clipping.’s beats are often minimal, allowing Diggs plenty of room for his particular method of storytelling. Every description is oddly fascinating, a mix of simple and esoteric. His street stories are humanizing potrayals of the broken souls lost in poverty. He tells tales of murderers and arsonists, gangsters and dealers. They become whole people, compete with their flaws and desires that create their criminal behavior. Every single one of these characters is so vulnerable, a side of the most vulnerable population that is rarely used well in stories.

All of this is backed by simplistic, often pulsing beats where the most common sound is arguably bursts of static. These beats don’t ramp up to complicated climaxes; instead, they maintain their constant thumping as Diggs effortlessly follows along. The hooks often see a slight transition of a slight upwards pitch or a slowly rising bassline, but they never overpower or challenge the vocals. Instead, the two interweave to form a single musical force. Every clipping. song is a harmony of dissonance, with discomforting sounds blended into melodic stories.

clipping. is absolutely deserving of the period at the end of their name- they’re the high point of the experimental hip-hop movement.


PCP: SleepyCabin

Monotony Monday #3 – Might Not Make More

SleepyCabin: The Time for Sleep is Never

The short of it: A bunch of internet guys that find no topic off limits and no story too embarrassing. Although their language can be hurtful to some, they’re only bullying each other. Filled with outlandish scenarios that spiral out of control almost immediately, the show’s two season run is filled with enough humor to make it a nice vacation from reality.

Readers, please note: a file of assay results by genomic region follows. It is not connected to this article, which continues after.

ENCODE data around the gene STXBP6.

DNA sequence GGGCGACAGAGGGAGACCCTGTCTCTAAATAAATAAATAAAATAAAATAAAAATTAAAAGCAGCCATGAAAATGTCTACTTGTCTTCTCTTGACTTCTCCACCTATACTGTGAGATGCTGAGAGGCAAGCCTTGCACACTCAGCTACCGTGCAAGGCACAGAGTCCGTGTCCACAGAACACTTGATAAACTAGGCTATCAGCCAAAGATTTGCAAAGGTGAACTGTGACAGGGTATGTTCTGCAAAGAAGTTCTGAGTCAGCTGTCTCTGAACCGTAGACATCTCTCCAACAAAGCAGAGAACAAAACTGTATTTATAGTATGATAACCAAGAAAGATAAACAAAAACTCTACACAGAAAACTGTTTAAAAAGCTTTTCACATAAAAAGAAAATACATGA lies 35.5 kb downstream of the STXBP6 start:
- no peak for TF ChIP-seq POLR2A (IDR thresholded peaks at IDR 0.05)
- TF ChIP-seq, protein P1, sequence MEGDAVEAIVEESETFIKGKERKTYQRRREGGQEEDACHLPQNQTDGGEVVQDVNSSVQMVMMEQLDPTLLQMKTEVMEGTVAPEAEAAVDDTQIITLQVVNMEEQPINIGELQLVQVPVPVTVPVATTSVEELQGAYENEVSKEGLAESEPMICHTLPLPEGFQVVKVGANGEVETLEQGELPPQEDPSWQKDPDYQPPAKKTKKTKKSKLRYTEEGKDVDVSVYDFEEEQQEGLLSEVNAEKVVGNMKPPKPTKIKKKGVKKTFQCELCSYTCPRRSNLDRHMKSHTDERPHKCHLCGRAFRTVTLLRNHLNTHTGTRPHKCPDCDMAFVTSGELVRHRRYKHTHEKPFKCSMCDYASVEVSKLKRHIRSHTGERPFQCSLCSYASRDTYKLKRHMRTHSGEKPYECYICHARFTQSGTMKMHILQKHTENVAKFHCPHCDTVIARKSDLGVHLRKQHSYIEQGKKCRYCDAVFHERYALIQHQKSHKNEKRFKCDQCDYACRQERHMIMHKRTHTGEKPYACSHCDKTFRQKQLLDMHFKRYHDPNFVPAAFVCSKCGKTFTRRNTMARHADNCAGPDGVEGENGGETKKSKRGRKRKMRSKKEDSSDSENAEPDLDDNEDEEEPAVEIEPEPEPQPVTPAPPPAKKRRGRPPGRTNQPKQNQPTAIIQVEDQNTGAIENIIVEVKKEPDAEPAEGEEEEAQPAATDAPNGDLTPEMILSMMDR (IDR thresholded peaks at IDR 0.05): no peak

Note: This podcast is pretty offensive, so I’m not going to advise listening if taboo topics and words make you uncomfortable. I personally disagree with some of the language these guys use, but I find listening worth it regardless.

Deep in an endless sea of trees, lies a cabin impossible to see yet unavoidable to sense.

And inside this cabin, there’s a bunch of dudes that just kinda shoot the shit.

So opens every episode of SleepyCabin’s SleepyCast. Featuring a changing cast made up of three or four out of seven decently famous web animators, the guys start a conversation that snowballs into something horrendously offense and tremendously funny. Battleblock Theater‘s Stamper, Newgrounds sergeant JohnnyUtah, parody extremist psychicpebbles, and animator-turned-letsplayer OneyNG are just a few of the stars, although each would probably prefer the title animator over anything else.